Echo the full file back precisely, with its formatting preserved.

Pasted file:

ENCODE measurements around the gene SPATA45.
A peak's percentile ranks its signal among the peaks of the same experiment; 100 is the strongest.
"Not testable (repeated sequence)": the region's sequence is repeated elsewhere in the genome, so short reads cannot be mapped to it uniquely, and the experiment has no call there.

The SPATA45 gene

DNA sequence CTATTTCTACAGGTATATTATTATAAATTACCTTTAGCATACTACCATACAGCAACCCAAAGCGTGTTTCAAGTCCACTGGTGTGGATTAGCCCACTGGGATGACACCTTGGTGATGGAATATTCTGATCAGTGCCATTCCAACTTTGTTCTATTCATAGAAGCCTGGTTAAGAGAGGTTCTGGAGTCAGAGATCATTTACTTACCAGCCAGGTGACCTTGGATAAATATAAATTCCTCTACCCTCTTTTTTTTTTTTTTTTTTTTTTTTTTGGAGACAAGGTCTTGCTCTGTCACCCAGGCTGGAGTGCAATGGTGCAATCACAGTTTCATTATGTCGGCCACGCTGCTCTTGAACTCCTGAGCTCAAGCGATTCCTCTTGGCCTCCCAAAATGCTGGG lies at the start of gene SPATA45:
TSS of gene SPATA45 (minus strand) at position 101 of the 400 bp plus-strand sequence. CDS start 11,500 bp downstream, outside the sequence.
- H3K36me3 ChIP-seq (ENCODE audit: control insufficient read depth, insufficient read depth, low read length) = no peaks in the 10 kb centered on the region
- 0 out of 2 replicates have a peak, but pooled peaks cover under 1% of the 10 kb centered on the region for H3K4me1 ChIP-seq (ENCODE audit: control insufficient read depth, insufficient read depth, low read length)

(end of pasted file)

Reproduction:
ENCODE measurements around the gene SPATA45.
A peak's percentile ranks its signal among the peaks of the same experiment; 100 is the strongest.
"Not testable (repeated sequence)": the region's sequence is repeated elsewhere in the genome, so short reads cannot be mapped to it uniquely, and the experiment has no call there.

The SPATA45 gene

DNA sequence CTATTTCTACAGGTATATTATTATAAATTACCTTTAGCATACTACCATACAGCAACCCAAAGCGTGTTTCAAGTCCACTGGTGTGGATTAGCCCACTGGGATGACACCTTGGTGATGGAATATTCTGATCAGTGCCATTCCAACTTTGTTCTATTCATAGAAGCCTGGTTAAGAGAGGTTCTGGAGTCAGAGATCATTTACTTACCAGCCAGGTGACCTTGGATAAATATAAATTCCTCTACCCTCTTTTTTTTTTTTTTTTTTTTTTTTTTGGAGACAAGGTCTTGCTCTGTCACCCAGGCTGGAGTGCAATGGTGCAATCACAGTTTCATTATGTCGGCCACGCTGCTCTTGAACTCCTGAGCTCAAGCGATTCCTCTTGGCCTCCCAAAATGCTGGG lies at the start of gene SPATA45:
TSS of gene SPATA45 (minus strand) at position 101 of the 400 bp plus-strand sequence. CDS start 11,500 bp downstream, outside the sequence.
- H3K36me3 ChIP-seq (ENCODE audit: control insufficient read depth, insufficient read depth, low read length) = no peaks in the 10 kb centered on the region
- 0 out of 2 replicates have a peak, but pooled peaks cover under 1% of the 10 kb centered on the region for H3K4me1 ChIP-seq (ENCODE audit: control insufficient read depth, insufficient read depth, low read length)